Biodegradable plastics are plastics degraded by microorganisms into water, carbon dioxide (or methane) and biomass under specified conditions. To guide consumers in their decision-making and give them confidence in a plastic’s biodegradability, universal standards have been implemented, new materials have been developed, and a compostable logo has been introduced.
Properties of biodegradable plastics
Biodegradable plastics can be applied in a range of useful ways. They can be foamed into packing materials, extruded, and injection-moulded in modified conventional machines. Different types of fillers can be used with the system, such as wood flour, lime, clay, or waste paper. The fillers can be coloured and also used in various granulation sizes to change the material´s external appearance. The material can be co-injected with other plastic materials such as LDPE, PP, and HDPE. The co-injection process deposits a thin film of plastic material over the top of the biodegradable plastic. This yields a completely biodegradable item that is cheaper than conventional plastic materials, completely waterproof, and coloured to match conventional plastic materials. There are two classes of biodegradable plastics:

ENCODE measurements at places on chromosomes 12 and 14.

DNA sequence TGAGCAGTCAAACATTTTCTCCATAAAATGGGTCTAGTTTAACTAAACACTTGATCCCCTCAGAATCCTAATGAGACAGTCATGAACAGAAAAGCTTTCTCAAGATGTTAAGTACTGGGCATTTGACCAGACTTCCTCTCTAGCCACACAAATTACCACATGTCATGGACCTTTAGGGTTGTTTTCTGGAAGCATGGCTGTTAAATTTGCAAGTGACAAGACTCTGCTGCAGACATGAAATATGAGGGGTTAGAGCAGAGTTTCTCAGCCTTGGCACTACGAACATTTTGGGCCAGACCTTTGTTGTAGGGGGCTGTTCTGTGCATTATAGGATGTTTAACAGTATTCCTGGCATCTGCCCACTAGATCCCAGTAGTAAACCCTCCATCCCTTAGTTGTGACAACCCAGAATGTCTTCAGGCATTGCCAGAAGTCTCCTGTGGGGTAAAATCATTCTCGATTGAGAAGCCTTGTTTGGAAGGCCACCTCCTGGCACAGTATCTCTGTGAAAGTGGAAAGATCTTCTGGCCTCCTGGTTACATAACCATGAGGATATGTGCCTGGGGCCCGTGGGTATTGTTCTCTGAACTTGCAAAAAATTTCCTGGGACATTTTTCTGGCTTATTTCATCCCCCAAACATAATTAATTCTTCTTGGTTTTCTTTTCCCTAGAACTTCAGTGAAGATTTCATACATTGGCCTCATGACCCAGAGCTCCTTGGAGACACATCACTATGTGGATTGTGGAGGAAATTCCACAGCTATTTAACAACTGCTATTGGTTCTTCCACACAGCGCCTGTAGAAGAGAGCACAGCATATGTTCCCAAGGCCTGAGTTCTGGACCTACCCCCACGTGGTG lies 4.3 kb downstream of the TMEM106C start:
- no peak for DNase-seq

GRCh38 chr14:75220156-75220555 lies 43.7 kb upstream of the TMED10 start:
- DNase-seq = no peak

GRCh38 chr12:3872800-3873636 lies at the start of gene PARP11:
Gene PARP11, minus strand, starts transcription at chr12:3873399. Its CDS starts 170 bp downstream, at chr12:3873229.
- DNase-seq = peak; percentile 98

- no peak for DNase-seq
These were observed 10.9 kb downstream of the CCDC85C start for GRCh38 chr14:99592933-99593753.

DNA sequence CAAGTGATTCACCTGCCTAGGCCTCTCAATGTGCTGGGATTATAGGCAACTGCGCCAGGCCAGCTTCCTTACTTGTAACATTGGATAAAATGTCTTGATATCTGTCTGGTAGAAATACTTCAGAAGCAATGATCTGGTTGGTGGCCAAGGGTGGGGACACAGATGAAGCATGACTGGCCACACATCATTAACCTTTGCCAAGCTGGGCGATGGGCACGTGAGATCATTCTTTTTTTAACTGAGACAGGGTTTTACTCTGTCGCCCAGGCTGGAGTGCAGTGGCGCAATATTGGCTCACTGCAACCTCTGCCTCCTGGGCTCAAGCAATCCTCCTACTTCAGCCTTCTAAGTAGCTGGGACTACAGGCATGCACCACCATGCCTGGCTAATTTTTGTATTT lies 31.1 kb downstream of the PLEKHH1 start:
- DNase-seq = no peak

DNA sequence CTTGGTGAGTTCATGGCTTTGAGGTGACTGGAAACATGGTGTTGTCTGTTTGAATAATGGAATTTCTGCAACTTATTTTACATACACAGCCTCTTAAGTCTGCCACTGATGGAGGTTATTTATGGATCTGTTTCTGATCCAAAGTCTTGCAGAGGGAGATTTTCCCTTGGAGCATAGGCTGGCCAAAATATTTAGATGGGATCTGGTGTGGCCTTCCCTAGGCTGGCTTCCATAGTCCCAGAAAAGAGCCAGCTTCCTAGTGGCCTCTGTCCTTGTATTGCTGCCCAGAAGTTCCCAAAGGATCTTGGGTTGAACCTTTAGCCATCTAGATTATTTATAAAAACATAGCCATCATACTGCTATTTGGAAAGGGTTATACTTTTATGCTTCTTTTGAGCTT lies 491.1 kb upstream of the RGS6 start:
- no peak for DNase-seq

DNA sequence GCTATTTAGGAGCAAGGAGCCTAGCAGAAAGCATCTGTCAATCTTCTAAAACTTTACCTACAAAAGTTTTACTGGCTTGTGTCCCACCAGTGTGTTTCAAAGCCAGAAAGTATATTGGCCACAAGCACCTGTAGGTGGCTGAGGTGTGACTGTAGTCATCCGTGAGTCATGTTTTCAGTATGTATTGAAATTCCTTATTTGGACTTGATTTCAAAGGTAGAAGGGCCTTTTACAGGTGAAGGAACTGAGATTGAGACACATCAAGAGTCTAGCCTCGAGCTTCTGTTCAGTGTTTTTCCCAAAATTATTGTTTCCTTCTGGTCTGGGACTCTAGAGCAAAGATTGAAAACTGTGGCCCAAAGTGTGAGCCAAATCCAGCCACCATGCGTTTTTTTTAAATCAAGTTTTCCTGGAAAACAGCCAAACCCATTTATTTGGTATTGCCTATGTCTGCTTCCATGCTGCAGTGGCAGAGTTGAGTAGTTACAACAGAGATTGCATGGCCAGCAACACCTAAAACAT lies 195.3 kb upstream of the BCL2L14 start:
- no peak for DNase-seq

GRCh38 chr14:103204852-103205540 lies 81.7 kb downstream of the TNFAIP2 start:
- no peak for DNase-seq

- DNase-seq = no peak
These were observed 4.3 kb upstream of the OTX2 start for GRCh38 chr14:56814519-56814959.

- Bioplastics, whose components are derived from renewable raw materials
- Plastics made from petrochemicals with biodegradable additives that enhance biodegradation.
Applications of biodegradable plastics
Biodegradable plastics offer an ideal solution in many single- or short-term use applications:
- Organic waste collection and diversion.
- Agricultural and horticultural sectors (for example, as mulch-films or plant pots).
- Food packaging.
- Disposable tableware.